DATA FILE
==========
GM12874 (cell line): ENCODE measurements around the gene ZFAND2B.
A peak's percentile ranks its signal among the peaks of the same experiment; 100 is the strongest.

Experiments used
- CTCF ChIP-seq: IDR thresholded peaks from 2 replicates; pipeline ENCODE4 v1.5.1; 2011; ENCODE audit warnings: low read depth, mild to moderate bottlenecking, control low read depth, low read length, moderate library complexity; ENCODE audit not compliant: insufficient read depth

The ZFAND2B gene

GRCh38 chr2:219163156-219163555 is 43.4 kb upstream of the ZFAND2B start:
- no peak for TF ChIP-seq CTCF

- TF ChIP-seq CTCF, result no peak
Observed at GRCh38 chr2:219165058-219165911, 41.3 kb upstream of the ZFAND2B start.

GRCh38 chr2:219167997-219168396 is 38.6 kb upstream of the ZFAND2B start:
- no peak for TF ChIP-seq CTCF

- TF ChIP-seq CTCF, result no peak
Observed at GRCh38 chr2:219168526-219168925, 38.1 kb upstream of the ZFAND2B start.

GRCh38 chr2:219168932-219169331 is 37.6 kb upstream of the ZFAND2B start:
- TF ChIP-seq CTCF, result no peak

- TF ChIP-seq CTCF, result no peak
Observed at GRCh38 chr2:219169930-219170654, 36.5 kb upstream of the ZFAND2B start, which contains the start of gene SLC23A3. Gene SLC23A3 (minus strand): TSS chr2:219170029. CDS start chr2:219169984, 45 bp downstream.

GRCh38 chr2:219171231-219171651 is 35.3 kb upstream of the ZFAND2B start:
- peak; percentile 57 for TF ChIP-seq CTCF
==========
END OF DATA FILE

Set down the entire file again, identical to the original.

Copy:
GM12874 (cell line): ENCODE measurements around the gene ZFAND2B.
A peak's percentile ranks its signal among the peaks of the same experiment; 100 is the strongest.

Experiments used
- CTCF ChIP-seq: IDR thresholded peaks from 2 replicates; pipeline ENCODE4 v1.5.1; 2011; ENCODE audit warnings: low read depth, mild to moderate bottlenecking, control low read depth, low read length, moderate library complexity; ENCODE audit not compliant: insufficient read depth

The ZFAND2B gene

GRCh38 chr2:219163156-219163555 is 43.4 kb upstream of the ZFAND2B start:
- no peak for TF ChIP-seq CTCF

- TF ChIP-seq CTCF, result no peak
Observed at GRCh38 chr2:219165058-219165911, 41.3 kb upstream of the ZFAND2B start.

GRCh38 chr2:219167997-219168396 is 38.6 kb upstream of the ZFAND2B start:
- no peak for TF ChIP-seq CTCF

- TF ChIP-seq CTCF, result no peak
Observed at GRCh38 chr2:219168526-219168925, 38.1 kb upstream of the ZFAND2B start.

GRCh38 chr2:219168932-219169331 is 37.6 kb upstream of the ZFAND2B start:
- TF ChIP-seq CTCF, result no peak

- TF ChIP-seq CTCF, result no peak
Observed at GRCh38 chr2:219169930-219170654, 36.5 kb upstream of the ZFAND2B start, which contains the start of gene SLC23A3. Gene SLC23A3 (minus strand): TSS chr2:219170029. CDS start chr2:219169984, 45 bp downstream.

GRCh38 chr2:219171231-219171651 is 35.3 kb upstream of the ZFAND2B start:
- peak; percentile 57 for TF ChIP-seq CTCF